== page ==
I am killing time at a Mexican airport with squirrely Internet access. I’ve been catching up on Nordic Walking discussions on the NW eCommunity, including a rather dispiriting exchange about the 2009 Portland Marathon. It seems that only a dozen Nordic Walkers entered this walker-friendly footrace that not only was the first in North America to permit poles but also served as the U.S. Nordic Walking championships. Also, there doesn’t seem to have been any dedicated registration or schwag bag for Nordic Walkers. Much disappointment was expressed, especially since Nordic Walkers had come to expect so much from Portland. The discussion extended to whether a full marathon appeals to many Nordic Walkers, or whether a half-marathon is a more suitable distance for more people. To follow the discussion, go to the eCommunity site and find the Portland 2009 thread.

Marathon Training Schedule Available Online

Veteran coach lays out 10-week training from start to marathon distance

The next big pole-friendly marathon in North America is the Vancouver International Marathon, coming up on Sunday, May 3. If you haven’t started training yet, it’s too late now — except perhaps for the half-marathon. However, if you are considering events farther down the road, you might want to take a look at a guest post on About.com’s walking site written recently by Pete Edwards. Edwards, developer of the SkiWalking system and a long-time skiing and running coach, outlined his approach to preparing for a Nordic Walking marathon. Click here for the entire post, which also summarizes the benefits of walking with poles from entry-level to elite marathoner.

The linchpin of Edwards’s race training advice and schedule, which includes cross-training, is:

“Long Slow Distance (LSD): The foundation for all endurance sports is LSD –
long slow distance. If you are focusing on a marathon, be sure to gradually
build up your miles and be sure to toss in less intense recovery days and a
recovery week once in a while. Please note that there is little you can do the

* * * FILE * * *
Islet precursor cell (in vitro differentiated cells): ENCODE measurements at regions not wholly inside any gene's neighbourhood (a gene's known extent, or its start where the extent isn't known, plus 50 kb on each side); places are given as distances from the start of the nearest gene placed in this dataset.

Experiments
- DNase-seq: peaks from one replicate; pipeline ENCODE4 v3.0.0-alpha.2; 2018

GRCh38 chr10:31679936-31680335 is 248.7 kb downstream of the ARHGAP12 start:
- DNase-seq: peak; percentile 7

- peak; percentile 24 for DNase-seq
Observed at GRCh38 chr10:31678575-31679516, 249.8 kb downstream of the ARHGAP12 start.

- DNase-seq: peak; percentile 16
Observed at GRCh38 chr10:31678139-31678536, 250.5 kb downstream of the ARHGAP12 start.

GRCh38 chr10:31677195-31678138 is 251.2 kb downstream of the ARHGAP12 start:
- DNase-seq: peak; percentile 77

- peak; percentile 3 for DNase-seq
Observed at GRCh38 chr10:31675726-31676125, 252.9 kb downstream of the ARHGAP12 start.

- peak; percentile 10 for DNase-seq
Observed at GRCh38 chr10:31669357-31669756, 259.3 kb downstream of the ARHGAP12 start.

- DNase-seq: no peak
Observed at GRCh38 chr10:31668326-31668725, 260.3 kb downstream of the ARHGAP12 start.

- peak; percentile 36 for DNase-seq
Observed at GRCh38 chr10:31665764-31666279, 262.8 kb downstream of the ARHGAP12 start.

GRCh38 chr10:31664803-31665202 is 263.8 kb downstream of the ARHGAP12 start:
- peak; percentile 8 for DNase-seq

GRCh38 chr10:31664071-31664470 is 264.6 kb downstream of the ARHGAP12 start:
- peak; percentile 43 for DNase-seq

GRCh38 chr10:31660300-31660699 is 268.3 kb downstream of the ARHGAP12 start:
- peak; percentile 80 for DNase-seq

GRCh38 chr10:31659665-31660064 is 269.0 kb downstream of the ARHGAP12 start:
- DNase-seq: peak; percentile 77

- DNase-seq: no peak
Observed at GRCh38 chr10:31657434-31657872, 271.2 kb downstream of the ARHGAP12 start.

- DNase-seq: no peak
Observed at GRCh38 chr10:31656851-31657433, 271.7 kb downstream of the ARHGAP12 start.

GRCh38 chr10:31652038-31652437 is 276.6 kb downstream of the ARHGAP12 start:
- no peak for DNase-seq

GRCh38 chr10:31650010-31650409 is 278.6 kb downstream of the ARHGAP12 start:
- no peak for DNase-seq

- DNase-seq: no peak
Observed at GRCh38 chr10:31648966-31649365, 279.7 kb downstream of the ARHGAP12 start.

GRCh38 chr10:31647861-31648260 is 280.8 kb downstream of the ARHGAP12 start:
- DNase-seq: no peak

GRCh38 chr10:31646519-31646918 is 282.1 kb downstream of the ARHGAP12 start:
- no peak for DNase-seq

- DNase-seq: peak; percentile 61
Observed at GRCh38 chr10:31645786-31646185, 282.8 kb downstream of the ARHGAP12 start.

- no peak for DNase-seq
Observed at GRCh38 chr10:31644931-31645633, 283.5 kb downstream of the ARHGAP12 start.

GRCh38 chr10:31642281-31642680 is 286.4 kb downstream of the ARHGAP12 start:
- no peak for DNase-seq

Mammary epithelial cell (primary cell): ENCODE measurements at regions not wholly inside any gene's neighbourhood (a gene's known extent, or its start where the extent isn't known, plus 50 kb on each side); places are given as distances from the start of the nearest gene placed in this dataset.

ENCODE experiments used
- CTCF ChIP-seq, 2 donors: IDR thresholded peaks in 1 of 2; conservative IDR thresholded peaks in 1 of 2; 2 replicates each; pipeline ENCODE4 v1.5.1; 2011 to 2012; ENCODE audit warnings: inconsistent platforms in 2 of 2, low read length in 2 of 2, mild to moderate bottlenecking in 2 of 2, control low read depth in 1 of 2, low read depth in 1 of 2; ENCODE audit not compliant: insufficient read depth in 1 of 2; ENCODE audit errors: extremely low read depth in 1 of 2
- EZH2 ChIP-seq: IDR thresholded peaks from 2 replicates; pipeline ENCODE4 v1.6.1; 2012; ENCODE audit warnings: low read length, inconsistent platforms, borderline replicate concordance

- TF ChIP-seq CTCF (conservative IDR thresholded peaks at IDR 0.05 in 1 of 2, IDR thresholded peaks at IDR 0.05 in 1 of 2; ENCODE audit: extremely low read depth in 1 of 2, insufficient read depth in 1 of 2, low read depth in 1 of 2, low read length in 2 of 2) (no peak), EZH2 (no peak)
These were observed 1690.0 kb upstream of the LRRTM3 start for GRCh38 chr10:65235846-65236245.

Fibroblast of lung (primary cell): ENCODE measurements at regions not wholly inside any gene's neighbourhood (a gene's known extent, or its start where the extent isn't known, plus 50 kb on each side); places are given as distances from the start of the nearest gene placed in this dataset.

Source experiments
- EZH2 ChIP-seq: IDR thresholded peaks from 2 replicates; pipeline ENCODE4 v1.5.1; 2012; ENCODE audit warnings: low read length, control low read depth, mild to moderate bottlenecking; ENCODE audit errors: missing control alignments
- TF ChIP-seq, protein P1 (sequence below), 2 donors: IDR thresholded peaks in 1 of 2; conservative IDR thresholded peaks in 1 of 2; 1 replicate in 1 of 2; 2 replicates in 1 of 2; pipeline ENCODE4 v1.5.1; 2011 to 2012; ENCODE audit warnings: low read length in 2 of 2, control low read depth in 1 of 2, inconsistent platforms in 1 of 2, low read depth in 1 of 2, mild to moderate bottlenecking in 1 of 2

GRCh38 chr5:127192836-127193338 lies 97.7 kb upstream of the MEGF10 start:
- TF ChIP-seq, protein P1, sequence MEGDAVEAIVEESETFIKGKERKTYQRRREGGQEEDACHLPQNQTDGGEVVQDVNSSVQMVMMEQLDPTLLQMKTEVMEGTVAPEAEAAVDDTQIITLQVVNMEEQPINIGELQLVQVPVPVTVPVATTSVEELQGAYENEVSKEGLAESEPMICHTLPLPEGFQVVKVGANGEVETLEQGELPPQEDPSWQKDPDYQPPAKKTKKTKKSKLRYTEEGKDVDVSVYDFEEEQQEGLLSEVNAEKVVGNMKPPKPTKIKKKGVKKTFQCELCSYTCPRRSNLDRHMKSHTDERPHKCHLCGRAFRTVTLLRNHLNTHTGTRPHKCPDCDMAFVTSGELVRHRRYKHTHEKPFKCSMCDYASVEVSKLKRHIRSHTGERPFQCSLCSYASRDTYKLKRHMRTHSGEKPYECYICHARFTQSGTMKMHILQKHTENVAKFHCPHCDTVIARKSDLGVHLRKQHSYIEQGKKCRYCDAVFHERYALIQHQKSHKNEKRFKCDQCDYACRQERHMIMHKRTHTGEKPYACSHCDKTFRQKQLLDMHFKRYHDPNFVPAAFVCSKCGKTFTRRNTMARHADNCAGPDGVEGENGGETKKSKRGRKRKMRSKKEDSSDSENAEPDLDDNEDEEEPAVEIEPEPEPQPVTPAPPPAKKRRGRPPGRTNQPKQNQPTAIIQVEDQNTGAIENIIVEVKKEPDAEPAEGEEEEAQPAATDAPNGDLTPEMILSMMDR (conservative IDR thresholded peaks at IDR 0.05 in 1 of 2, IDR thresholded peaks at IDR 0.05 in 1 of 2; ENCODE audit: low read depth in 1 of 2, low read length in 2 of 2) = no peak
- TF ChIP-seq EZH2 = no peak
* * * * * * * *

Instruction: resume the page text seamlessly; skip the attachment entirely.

week or two prior to ‘crash course’ for a marathon. The foundation needs to be
thoughtfully planned out weeks in advance.”

Edwards goes on to outline “a simple 10-week road map for building up your mileage, without tearing you down.” He starts with walking three to four miles a day at the beginning of week one, peaking on one gruleing 10- to 15-mile Nordic Walking day and tapering off again as the marathon itself approaches. Click here for his full, day-by-day suggested training schedule.

For further reading on marathon training, About.com’s Walking Guide, Wendy Baumgartner, assembled a list of books on that topic. Click here to see that list.

Joanie the Great on Nordic Walking

Joan Benoit Samuelson is one of running’s wonder women: first female Olympic gold medalist in the marathon (1984), two-time winner of the Boston Marathon once winner of the Chicago Marathon, founder of the Beach to Beacon 10K in her native Maine and now, at 51, she is training for the Olympic trials in August. She recently spoke at the Maine Running Company in Portland.

During a Q&A reported on the Run to Win blog, she was asked to compare walking and running. She replied, “When you are walking, you should walk for time and not for distance. The act of walking is more important than the speed of it. Nordic walking is a good introduction to nordic running, and is a great way to build some upper body strength that will equal your lower body strength and bring your body into balance. A body in balance is more efficient.”

There you have it — a voluntary acknowledgment of the role of Nordic Walking in training by one of America’s greatest runners.

21K Nordic Walk in the Marathon by the Sea

Coming right up (September 23) is the 13th annual Marathon by the Sea in scenic St. John, New Brunswick. Walkers — Nordic and otherwise — may enter the race’s customary distances, 5K, 10K, half-marathon and full marathon distances, and event organizers have scheduled the first 21K Nordic Walk. That, for those of us who live below the border and don’t automatically think metric, is a half-marathon. The entry fee for the marathon or half-marathon distances is CDN$75 until September 20 and $85 thereafter. For the shorter distances, it is CDN$45 and $55 for the 5K Run/Walk, and CDN $55 and CDN$65 for the 10K Run/Walk. There’s also a kids’ 2K race, a pasta party and a wellness expo. Register on line or contact the Marathon By The Sea, P O. Box 7001, Saint John, NB, Canada, E2L 4S4; 506-642-5555.

Most Marathon by the Sea participants registered long ago (early registration rates were in effect only until May 1, and the “standard” registration period ended on August 12. Therefore, T-shirts are not guaranteed for late registrants. I’ll try to find out how the dedicated Nordic Walking 21K went this year, post a report on that and also alert you earlier in ’08.

The Running Room, a chain of running, walking and fitness retailers across Canada (plus a few in the northern United States) is heavily involved in promoting the Marathon by the Sea and other running and walking races and fundraising events. Their website includes an extensive calendar of upcoming events, plus all sorts of photographs from past ones.